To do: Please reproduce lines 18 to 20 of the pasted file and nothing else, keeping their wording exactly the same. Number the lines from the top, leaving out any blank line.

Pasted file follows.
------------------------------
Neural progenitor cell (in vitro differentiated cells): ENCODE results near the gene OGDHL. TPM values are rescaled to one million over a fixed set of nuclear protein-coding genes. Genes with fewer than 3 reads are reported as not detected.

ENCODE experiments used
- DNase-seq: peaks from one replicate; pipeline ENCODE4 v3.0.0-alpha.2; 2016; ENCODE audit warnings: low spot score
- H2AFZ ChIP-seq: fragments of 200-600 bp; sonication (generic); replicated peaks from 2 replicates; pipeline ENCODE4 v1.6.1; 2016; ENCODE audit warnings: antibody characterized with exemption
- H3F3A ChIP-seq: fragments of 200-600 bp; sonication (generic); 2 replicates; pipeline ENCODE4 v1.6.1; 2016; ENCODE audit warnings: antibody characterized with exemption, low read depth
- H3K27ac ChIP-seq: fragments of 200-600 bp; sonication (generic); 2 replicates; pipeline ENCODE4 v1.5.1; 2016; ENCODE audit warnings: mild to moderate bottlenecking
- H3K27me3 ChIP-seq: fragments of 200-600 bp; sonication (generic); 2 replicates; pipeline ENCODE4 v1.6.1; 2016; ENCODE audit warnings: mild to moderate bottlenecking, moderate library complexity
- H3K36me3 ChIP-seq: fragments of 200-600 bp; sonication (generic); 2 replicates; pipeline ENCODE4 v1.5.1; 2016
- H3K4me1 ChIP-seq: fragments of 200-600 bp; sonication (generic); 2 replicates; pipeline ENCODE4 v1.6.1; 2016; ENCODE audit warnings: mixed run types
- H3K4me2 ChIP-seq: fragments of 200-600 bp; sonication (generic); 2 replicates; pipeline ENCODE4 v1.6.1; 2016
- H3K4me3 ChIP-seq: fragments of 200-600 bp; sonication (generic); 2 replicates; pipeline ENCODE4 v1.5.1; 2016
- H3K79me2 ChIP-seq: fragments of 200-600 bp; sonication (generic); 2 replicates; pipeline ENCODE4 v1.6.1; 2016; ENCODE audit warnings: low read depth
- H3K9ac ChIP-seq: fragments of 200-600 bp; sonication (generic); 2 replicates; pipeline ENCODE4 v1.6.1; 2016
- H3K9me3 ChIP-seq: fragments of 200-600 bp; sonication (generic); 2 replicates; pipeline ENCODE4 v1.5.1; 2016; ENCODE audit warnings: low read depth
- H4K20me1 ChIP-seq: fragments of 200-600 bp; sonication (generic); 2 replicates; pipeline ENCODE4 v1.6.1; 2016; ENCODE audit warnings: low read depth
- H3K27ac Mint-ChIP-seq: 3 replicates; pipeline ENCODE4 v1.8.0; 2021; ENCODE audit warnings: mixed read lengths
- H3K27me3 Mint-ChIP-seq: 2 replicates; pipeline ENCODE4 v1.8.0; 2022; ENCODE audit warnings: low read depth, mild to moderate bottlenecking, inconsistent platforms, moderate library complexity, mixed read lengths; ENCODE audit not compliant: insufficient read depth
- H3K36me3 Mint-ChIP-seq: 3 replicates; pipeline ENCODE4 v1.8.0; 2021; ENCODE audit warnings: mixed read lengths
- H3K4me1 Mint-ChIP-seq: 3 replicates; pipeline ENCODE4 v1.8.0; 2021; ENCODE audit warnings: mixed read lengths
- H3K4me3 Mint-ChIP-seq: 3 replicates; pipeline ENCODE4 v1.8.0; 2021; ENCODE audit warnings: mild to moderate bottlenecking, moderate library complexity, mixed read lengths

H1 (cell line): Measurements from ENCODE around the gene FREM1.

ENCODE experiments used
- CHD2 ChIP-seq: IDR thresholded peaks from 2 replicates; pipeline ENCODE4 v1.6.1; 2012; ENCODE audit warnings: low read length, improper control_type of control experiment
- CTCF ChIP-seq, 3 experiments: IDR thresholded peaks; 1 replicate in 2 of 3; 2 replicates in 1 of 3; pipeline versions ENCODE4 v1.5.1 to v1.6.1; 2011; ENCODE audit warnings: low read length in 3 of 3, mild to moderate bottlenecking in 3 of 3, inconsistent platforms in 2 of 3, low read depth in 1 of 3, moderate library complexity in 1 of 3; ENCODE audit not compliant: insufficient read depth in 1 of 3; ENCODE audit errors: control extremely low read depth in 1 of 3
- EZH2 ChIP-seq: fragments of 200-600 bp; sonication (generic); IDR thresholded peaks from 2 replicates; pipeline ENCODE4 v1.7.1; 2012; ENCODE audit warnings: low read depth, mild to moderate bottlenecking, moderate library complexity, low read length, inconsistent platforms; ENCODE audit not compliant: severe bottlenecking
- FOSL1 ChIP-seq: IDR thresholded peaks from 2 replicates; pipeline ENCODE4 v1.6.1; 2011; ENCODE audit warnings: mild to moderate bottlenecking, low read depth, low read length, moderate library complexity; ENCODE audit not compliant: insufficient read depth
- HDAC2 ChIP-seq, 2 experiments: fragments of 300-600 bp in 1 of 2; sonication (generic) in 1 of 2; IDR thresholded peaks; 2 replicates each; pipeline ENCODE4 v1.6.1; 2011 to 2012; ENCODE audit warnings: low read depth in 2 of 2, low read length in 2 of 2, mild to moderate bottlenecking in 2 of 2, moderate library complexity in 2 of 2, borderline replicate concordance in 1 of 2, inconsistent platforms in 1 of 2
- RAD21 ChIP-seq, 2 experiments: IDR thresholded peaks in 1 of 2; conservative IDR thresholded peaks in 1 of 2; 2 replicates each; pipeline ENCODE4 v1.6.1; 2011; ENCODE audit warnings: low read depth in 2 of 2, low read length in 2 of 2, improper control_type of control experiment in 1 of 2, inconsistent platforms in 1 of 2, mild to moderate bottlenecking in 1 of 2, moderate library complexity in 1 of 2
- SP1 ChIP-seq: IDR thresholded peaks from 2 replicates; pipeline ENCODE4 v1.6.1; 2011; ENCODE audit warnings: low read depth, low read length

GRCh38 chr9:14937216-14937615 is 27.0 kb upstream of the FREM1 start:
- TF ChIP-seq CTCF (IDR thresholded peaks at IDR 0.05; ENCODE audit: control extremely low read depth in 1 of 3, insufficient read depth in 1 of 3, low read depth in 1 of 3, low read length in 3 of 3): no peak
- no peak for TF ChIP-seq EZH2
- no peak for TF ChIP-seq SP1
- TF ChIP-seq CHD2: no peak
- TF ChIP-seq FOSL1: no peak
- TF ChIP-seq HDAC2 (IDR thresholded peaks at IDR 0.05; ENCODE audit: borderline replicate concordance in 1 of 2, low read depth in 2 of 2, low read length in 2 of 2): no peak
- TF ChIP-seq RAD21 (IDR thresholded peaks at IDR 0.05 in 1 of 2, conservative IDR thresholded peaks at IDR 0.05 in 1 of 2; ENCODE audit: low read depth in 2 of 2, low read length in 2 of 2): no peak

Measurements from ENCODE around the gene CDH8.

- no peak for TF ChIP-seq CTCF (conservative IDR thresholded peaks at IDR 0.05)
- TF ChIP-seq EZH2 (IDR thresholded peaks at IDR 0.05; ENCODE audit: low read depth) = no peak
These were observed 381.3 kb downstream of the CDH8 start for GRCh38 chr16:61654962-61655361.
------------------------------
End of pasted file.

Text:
- H3K36me3 Mint-ChIP-seq: 3 replicates; pipeline ENCODE4 v1.8.0; 2021; ENCODE audit warnings: mixed read lengths
- H3K4me1 Mint-ChIP-seq: 3 replicates; pipeline ENCODE4 v1.8.0; 2021; ENCODE audit warnings: mixed read lengths
- H3K4me3 Mint-ChIP-seq: 3 replicates; pipeline ENCODE4 v1.8.0; 2021; ENCODE audit warnings: mild to moderate bottlenecking, moderate library complexity, mixed read lengths